THE news that the government is once more to deport several dozen people to Jamaica raises in a particularly sharp way the myths and misunderstandings, untruths and injustices which increasingly surround the subject of migration since it was imbued with such toxicity by the bourgeois Brexit brigade.
For raucous reactionaries — draped in the Union flag which a good part of the world regards as the butcher’s apron and which for uncounted millions signifies the empire over which the sun never set and the blood never dried — immigration is an issue which goes to the heart of their particular sense of identity.
Migration of peoples is built into the very DNA of empire. The drive for plunder and profit took millions of Britons — in this category we include Scots, Welsh and the subject Irish — to colonise a substantial part of the globe.
Some went as deportees, some as indentured labourers and some as willing colonisers or servants of the crown.
But all went as the human accompaniment to capital export. And by the logic of empire there was no impediment to subject peoples pitching up to these islands.
The movement of labour is always linked to the movement of capital. That is why we have British people of Somali and Yemeni extraction wherever coal was shipped to fuel the Royal Navy, why our NHS, our buses and Tube trains, hospitals and service industries are staffed by people of colour, why scarcely a road is built without Irish or Sikh labour. The list is as extensive as the empire was wide.
That is how the Bombay Parsee businessman Dadabhai Naoroji finished up as a university college professor and an MP in the 19th-century Parliament.
It is how Shapurji Saklatvala, another Parsee, was elected a Labour MP and then re-elected as a communist for Battersea.
Empire nostalgics need to understand that an imperial heritage means our nations are indissolubly linked to the now-liberated subject nations over which her majesty (of German immigrant stock) once exercised dominion, but which now are subject only to the dictates of capital.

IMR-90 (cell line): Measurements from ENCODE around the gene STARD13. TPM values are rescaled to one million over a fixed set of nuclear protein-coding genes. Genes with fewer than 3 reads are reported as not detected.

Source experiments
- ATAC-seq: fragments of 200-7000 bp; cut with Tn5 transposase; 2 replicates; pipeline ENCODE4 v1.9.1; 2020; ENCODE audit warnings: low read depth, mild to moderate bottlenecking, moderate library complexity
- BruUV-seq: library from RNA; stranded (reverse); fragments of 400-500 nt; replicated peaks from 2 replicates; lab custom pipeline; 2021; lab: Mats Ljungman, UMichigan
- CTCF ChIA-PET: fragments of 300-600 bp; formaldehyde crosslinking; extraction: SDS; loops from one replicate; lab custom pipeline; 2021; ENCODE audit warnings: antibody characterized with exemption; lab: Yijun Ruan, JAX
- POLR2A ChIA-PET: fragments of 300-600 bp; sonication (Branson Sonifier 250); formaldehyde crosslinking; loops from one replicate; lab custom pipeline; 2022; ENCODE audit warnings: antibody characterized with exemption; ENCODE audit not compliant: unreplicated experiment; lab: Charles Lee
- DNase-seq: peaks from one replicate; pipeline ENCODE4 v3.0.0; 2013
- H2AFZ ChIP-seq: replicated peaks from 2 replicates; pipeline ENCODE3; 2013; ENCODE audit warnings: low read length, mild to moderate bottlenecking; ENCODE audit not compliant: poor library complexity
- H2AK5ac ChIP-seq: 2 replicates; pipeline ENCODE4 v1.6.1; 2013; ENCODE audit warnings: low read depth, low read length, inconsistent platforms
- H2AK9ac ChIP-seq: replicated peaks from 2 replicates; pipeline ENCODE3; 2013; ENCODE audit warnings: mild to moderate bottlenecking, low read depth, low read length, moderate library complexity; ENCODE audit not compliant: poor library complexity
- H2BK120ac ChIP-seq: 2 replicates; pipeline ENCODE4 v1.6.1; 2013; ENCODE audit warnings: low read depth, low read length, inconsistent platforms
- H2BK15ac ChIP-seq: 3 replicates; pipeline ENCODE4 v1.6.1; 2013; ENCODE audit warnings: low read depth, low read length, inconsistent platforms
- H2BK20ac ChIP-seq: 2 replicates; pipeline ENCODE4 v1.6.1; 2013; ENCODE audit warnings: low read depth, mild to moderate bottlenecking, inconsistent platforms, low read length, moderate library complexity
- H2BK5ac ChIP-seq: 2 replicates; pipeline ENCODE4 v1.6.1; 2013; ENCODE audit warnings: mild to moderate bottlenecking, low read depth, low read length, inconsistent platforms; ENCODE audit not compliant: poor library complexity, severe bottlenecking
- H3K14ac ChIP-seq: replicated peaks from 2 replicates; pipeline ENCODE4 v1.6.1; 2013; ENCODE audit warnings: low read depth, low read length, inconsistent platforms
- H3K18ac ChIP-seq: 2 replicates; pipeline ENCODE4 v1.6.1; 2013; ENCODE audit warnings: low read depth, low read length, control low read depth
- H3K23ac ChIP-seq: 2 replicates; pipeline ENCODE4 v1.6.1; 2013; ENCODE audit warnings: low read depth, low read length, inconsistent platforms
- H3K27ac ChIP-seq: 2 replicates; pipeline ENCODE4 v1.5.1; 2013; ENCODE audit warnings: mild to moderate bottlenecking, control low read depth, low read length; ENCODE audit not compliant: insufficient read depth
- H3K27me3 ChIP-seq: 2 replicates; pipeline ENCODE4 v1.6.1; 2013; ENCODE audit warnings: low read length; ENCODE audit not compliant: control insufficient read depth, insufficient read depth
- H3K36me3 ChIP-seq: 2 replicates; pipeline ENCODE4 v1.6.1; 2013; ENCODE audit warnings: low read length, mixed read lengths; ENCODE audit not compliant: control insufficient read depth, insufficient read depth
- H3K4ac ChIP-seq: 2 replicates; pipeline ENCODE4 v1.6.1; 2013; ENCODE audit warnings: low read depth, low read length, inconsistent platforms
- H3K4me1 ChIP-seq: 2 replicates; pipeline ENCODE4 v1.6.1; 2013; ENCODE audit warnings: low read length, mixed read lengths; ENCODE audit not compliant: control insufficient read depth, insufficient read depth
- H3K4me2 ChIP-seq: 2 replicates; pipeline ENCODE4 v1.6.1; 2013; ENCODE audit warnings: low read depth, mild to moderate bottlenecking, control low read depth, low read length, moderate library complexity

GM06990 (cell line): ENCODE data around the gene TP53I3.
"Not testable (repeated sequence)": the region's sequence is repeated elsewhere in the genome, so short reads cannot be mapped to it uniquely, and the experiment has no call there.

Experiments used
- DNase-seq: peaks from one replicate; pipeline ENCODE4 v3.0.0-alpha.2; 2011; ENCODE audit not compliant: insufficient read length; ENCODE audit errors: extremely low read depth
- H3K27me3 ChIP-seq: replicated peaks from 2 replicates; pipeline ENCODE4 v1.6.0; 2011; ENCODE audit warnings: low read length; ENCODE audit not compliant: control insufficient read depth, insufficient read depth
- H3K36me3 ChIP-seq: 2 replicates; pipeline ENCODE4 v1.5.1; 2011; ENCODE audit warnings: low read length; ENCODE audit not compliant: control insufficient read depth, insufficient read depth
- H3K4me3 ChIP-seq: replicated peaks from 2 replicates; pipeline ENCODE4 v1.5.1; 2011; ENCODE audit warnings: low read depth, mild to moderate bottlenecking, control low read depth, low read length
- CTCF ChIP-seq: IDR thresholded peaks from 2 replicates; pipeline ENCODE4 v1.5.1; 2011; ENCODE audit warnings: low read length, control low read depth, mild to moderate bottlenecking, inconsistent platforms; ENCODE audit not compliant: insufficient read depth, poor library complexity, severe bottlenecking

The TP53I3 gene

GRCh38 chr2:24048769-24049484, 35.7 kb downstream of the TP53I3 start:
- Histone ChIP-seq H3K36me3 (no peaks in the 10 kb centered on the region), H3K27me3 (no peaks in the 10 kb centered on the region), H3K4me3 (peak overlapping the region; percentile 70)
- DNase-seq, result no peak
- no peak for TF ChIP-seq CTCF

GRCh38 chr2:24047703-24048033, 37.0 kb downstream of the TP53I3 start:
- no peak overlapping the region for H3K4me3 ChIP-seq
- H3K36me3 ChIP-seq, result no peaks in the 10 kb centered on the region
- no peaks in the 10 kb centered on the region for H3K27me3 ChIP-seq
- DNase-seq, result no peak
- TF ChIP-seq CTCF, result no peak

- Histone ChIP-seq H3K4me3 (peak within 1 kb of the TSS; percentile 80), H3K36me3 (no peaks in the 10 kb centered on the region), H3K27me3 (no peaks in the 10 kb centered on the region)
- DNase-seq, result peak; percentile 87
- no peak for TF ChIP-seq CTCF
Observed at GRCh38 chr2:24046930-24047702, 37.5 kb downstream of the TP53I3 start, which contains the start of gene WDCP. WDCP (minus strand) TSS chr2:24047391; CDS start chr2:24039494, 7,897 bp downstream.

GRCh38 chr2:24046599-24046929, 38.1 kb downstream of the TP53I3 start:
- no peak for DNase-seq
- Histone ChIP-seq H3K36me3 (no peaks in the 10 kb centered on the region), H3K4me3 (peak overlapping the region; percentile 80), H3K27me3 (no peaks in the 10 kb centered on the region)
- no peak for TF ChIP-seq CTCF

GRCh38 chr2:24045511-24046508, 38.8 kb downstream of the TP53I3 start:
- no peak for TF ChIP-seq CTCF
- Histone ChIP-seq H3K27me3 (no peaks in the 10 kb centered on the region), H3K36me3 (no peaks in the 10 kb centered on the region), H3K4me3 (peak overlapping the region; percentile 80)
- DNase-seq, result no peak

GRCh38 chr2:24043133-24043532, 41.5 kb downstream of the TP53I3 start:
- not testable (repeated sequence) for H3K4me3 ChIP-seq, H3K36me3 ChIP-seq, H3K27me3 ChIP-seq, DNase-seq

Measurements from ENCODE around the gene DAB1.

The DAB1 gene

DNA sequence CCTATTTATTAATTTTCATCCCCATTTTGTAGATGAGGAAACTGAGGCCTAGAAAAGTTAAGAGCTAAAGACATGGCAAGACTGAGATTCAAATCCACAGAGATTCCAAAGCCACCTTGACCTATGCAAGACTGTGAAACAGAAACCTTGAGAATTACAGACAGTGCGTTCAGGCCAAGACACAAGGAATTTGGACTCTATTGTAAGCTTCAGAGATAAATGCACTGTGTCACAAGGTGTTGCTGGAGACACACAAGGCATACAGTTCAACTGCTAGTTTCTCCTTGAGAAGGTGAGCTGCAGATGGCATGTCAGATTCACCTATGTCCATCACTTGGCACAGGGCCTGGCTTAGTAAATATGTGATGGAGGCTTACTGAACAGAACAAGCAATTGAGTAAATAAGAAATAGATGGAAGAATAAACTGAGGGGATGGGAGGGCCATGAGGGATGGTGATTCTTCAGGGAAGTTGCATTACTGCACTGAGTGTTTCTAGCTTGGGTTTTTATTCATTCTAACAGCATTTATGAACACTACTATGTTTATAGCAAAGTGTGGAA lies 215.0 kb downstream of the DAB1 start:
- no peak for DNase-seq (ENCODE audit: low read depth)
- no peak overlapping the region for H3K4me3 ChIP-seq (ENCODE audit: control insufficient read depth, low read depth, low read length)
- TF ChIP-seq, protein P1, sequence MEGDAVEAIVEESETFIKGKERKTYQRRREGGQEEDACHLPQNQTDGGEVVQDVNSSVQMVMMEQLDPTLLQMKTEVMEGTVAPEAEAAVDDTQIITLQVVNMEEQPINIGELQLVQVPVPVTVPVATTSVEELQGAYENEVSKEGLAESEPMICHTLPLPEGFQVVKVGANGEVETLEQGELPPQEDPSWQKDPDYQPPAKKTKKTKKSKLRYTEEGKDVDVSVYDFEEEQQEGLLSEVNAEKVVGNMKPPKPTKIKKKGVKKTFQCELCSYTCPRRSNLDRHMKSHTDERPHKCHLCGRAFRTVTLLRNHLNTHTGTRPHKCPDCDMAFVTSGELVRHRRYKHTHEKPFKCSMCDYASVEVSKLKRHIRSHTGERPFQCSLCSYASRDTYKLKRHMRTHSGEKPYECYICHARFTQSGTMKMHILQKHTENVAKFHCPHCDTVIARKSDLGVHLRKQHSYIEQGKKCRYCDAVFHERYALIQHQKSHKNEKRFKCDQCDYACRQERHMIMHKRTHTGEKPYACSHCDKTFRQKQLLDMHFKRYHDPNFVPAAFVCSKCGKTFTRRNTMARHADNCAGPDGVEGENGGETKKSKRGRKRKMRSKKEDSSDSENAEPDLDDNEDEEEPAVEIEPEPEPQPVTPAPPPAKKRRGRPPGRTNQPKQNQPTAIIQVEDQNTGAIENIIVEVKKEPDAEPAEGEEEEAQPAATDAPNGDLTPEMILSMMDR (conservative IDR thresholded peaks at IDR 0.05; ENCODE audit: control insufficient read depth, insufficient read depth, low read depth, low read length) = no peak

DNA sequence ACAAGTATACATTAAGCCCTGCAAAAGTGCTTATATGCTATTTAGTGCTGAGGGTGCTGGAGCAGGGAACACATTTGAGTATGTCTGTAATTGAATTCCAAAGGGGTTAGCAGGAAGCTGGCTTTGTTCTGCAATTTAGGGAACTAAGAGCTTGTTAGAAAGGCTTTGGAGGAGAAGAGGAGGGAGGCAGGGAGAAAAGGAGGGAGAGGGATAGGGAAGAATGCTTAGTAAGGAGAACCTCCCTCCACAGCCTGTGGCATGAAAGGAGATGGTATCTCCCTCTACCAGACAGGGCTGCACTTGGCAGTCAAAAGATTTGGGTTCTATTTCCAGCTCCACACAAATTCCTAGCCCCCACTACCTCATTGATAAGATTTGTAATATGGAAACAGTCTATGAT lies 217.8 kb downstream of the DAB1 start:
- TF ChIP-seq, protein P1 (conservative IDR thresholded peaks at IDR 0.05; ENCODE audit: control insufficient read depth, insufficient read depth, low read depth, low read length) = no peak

The human dimension of this issue is that we have living side by side in these islands millions of people whose families are made up of some who were born here, some who migrated here and are in possession of the documents that demonstrate the “legitimacy” of their presence, and others who cannot find, or never had, such flimsy guarantees of family tranquility.
It never used to matter but, for a Tory government with a built-in racist mentality and the instincts of an exploiter class, family cohesion and natural justice are matters of no concern.
If there is any suspicion that racist attitudes to migration are the special property of the Brexit buffoons who crowded Parliament Square, a cursory examination of the European Union’s approach to the migration issue will dispel such illusions.
The EU and its Nato partnership is a substantial reason why the export of bombs and drone-guided missiles is the main driver for mass migration.
The EU paid for Turkey’s wall against Middle Eastern refugees and economic migrants, the EU bankrolls the jihadi goons who police Libya’s seas.
No human being is illegal. Britain has responsibilities that arise from its colonial role and from the human consequences of its foreign and war policies.
Brexit means our nation state is no longer bound by the free and often forced movement of labour that accompanies the EU’s free movement of capital.
Now is the time for Labour to press upon the government a non-racist migration policy that both serves our economic needs and meets our humanitarian obligations, but does not denude poorer nations of their skilled personnel.
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